About 50 million people around the world get HIV blood tests every year, and the vast majority go alone for the tests.

Much of the time, tested individuals don't share the results with their sex partners. The new guideline aims to change that, so both partners in a stable relationship can work together to prevent the uninfected person from getting the virus.

"By encouraging couples to test together, we can provide comprehensive options for HIV prevent and treatment – that they can discuss and manage jointly," says Michel Sidibe, executive director of UNAIDS, a UN agency.

And then there are the many people who are not yet getting HIV tests. The WHO says only 40 percent of infected people know their status.

The vast majority of new HIV infections around the world occur in couples where one partner is infected, known among experts as "discordant" couples. The WHO says about half of couples affected by HIV are discordant; in the other half, both partners are infected.

Early HIV treatment of the infected partner has been shown to reduce the chances of transmission to the uninfected one by 96 percent.

By combining early treatment with consistent use of condoms and other strategies, such as male circumcision, the uninfected member of a discordant couple can stay that way, the new WHO guidelines say.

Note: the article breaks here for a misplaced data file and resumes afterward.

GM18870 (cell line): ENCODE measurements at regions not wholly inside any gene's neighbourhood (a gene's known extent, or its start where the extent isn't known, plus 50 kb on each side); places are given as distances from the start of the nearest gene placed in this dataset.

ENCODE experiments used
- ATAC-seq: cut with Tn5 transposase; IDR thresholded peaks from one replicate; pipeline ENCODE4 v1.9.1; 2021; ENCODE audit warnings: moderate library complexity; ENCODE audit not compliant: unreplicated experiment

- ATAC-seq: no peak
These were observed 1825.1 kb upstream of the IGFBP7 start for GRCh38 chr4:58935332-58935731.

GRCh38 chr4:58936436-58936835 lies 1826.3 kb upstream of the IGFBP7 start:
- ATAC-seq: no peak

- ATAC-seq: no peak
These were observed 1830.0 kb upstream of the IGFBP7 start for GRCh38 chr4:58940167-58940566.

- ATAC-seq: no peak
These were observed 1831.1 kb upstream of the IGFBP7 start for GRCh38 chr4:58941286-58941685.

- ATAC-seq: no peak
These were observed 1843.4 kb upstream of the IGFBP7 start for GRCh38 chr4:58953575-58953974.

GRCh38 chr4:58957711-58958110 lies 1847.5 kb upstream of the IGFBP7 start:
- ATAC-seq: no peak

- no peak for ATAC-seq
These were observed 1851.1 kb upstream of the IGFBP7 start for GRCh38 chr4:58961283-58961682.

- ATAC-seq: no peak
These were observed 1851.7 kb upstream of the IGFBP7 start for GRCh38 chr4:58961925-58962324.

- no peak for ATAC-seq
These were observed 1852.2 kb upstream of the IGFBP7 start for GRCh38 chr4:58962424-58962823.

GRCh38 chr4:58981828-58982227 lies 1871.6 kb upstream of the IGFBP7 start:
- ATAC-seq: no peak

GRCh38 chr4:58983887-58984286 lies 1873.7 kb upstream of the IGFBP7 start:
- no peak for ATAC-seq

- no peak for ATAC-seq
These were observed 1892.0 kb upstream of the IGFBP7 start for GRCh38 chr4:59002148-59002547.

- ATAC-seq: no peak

The new recommendation expands the number of people eligible for anti-retroviral treatment, which costs about $100 a year in some developing countries.

Sophie Barton-Knott, a spokeswoman for UNAIDS, tells Shots the agency is working on an estimate of how many additional people would become eligible for HIV treatment under the new guidelines, but doesn't have one yet.

Right now nearly 7 million people globally are on HIV drug treatment. That's about half the number of those who are currently eligible.

"In the long run, initial cost increases should be counter-balanced by future savings brought about by reduced HIV transmission," the WHO guidelines say. But of course, those "initial cost increases" will be a problem in a world of shrinking resources for fighting HIV and other public health priorities.

Copyright 2014 NPR. To see more, visit http://www.npr.org/.